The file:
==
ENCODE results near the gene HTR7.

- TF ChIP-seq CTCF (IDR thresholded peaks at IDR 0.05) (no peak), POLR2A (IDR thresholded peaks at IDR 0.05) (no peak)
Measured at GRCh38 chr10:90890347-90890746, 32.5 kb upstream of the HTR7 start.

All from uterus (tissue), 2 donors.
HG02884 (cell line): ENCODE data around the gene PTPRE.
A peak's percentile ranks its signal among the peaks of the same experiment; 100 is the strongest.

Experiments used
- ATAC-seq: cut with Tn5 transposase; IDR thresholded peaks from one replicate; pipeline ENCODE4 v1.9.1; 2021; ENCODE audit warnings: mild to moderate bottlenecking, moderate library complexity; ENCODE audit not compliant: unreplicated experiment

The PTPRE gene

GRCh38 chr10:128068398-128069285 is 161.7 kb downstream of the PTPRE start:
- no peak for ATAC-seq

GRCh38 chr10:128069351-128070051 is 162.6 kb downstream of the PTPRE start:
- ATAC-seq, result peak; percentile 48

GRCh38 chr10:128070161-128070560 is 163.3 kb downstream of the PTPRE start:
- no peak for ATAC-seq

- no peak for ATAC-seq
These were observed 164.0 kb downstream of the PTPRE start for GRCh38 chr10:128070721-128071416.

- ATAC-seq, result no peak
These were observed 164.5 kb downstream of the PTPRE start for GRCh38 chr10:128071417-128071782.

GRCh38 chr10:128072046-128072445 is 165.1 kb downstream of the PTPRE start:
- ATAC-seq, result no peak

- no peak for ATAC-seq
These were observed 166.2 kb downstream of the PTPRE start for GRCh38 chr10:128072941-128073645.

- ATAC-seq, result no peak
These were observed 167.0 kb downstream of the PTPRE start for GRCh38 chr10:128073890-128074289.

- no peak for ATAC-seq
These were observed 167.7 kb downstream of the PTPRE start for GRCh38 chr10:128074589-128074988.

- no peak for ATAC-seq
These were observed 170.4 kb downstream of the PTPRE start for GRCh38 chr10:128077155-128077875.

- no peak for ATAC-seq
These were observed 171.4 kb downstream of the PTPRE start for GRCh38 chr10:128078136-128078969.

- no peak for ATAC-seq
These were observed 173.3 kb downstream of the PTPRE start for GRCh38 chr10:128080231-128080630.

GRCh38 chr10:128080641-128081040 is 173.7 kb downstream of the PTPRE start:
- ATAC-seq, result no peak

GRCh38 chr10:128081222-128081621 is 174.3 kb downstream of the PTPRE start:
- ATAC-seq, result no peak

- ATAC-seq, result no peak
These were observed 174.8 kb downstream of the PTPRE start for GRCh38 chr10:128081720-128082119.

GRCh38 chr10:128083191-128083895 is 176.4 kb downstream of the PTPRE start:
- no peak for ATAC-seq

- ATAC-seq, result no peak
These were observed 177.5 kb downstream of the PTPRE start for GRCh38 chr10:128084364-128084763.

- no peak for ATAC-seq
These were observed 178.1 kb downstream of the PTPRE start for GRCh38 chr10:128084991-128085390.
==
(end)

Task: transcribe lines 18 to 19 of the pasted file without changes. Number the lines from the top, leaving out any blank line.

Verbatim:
- ATAC-seq, result no peak
These were observed 164.5 kb downstream of the PTPRE start for GRCh38 chr10:128071417-128071782.